https://www.marines.mil/News/Press-Releases/Press-Release-Display/Article/3028888/medal-of-honor-recipient-vietnam-vet-sgtmaj-john-canley-passes-away/ Press Operations
The following are Under Secretary of the Navy Thomas Modly’s remarks for Medal of Honor recipient Master Chief Britt Slabinski’s induction into Pentagon Hall of Heroes May 25.
Deputy Secretary Shanahan, Adm. Richardson, Dana, Master Chief of the Navy Giordano, Christina, Bryce, John, Meghan, military service members who are gathered here today, DoD civilians, families, friends: Good afternoon.
What better time or place to acknowledge and decorate our nation’s finest virtues in the person of Master Chief Slabinski than here and now, at the start of our Memorial Day holiday.
Everyone should have the honor of shaking the hands of a veteran on this day, but today we have the incredible honor of shaking the hand of a certified hero and embracing his family. It’s an honor that I will cherish for the rest of my life.
Yes, we are gathered here to induct Master Chief Slabinski into the Hall of Heroes. It is now, as Secretary Shanahan and others have already mentioned, over 16 years since those acts of valor occurred that we recognize today.
But if time has passed, it has not dimmed the bright glow of Master Chief Slabinski’s bravery. Nor, moreover, could we ever gather the full breadth of our nation’s gratitude towards him and his teammates.
Because just as we rightfully honor Master Chief Slabinski in this hall, we also pay tribute to an entire generation of leaders who have borne these battles.
For their families, we honor the bitter anguish of long separation. On behalf of far too many, we mourn heartbreaking, unimaginable loss.
And for almost 17 years now, we give thanks for their combined, unrelenting sacrifices.
Let us never forget what Master Chief Slabinski and his teammates did, half a globe away; where evil was allowed to metastasize, and bring horror to our own shores.
It was in this unchosen place where a chosen few drew a bright line in the mountains, and in sand, far from both our homes and theirs – and held that line to defend us, and all those threatened by this new tyranny of violence and depravity.
Indeed, if we have enjoyed peace here at home after 9/11, it is a peace that could only be earned through the strength and fortitude of men and women just like him and his team: those who ran towards the fight, who saw through the darkness, who loved each other, and this country, so much that they would do anything to save each other, no matter the odds.
We think back to the unthinkable events of the day when Master Chief Slabinski and his comrades drew upon immense courage – and to our brother service members stranded against overwhelming and fearful odds.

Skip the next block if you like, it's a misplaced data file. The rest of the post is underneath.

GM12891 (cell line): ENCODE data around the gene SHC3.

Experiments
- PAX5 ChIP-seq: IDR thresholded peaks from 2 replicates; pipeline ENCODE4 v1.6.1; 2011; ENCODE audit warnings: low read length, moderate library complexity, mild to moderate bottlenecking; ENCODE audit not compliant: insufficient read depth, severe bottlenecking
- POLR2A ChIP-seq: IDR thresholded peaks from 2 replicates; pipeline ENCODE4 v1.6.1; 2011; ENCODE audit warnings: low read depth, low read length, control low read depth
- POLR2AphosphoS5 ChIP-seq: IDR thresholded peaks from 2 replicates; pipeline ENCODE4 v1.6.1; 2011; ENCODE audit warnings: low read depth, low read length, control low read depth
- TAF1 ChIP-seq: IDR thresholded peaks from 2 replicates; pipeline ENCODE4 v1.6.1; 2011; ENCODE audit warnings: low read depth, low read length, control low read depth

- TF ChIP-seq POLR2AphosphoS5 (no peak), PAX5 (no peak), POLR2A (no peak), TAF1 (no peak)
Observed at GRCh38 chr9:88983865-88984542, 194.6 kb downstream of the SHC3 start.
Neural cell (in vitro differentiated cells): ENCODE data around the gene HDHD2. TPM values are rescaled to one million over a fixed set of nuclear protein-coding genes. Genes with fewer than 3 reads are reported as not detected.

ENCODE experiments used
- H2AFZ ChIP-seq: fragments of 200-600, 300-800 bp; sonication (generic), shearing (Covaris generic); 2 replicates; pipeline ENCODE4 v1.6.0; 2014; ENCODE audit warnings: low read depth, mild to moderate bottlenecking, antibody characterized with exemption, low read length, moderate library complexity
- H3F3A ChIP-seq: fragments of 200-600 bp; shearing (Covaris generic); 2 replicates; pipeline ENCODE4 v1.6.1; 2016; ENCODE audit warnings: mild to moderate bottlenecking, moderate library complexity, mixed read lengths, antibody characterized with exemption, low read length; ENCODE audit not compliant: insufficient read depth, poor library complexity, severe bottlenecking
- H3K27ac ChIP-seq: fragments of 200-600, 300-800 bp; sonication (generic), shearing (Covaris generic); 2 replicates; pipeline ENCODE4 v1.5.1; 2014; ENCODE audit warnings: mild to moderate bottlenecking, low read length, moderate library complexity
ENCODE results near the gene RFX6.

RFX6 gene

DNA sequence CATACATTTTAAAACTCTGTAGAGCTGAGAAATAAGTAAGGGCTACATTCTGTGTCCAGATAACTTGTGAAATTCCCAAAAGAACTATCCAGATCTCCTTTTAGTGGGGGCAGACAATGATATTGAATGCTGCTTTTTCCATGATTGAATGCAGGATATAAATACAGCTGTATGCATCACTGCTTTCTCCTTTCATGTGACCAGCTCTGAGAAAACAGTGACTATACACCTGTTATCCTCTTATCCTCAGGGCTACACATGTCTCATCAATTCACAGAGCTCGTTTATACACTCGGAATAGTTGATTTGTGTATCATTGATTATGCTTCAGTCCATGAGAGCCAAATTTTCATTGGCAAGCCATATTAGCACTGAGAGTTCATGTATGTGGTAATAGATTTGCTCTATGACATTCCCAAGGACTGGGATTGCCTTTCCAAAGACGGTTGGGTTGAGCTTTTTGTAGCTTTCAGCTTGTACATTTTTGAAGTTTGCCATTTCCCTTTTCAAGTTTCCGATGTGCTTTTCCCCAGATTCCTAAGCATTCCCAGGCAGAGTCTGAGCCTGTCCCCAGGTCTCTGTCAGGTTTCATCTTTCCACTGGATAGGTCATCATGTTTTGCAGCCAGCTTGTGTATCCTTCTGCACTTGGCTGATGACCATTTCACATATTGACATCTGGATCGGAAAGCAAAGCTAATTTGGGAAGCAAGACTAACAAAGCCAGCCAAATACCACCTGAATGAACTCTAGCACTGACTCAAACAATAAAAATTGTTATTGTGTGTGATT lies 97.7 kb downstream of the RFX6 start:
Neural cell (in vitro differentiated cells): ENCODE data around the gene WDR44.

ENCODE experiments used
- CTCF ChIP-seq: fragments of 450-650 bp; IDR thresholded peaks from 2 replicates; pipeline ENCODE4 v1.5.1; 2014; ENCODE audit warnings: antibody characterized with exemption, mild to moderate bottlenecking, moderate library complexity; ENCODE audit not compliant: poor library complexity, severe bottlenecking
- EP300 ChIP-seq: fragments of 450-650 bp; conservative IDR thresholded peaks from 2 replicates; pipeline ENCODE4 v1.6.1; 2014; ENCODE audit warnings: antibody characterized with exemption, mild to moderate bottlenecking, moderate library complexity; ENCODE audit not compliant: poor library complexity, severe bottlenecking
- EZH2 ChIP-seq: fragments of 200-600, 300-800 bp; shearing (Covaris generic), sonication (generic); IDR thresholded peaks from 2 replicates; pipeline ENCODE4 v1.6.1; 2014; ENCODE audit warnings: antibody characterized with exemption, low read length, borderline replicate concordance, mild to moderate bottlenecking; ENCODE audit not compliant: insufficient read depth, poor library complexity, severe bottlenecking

We try to imagine Master Chief Slabinski wading through waist-deep snow with his team, carrying his brother on his shoulder after an exhausting firefight, exceeding what we could reasonably expect of a Sailor, or a Soldier, or a Marine, or an Airman; even though what he did may be what we unreasonably expect of a hero.
And through it all, we see something we believe in, but never take for granted, about our service members – something that may be foreign or unthinkable to many people, but something we know unites those we ask to go into harm’s way on our behalf. It is the spirit of selflessness, like so many others recognized in this Hall, a singular spirit that unites our Armed Forces: serving a cause greater than self, and driven to prove worthy of that cause.
Yet Master Chief Slabinski would be the first to say that those snow-covered mountains, tangled rat lines, and poppy-covered fields of Afghanistan were, for Americans and our partners, once again, a place where uncommon valor was a common virtue – a virtue demonstrated on a daily basis in stories like this, but that may never get told.
He will repeatedly demur that this award could never be about him alone, that we serve and succeed and, yes love, as teams, as families. And there is an abiding lesson in that for all of us, one which Master Chief and his team reminded us of by their bravery.
That their greatness is truly, right here, within each member of our Armed Forces; borne by the unending faith of mothers and fathers who raise such daughters and sons, strong enough to serve, and strong enough to save.
I am honored to be in the same room with you, Master Chief Slabinski, and to your family, thank you for allowing our nation to benefit from his courage and commitment.
On behalf of the Secretary of the Navy Richard V. Spencer, and the uniformed and civilian women and men of your Navy and Marine Corps team, I offer the deepest respect a nation can bestow towards such good and faithful servants as you, Christina, Bryce, John, and Meghan. Thank you for the example you set for future generations of warriors, and warrior families – and for our Nation.
May God Bless you, and may God Bless all those we send into harm’s way on the land, sea, and air every day, to keep us safe, and free.
http://navylive.dodlive.mil/2018/05/31/under-secretary-modlys-remarks-at-master-chief-slabinskis-induction-into-pentagon-hall-of-heroes/ U.S. Navy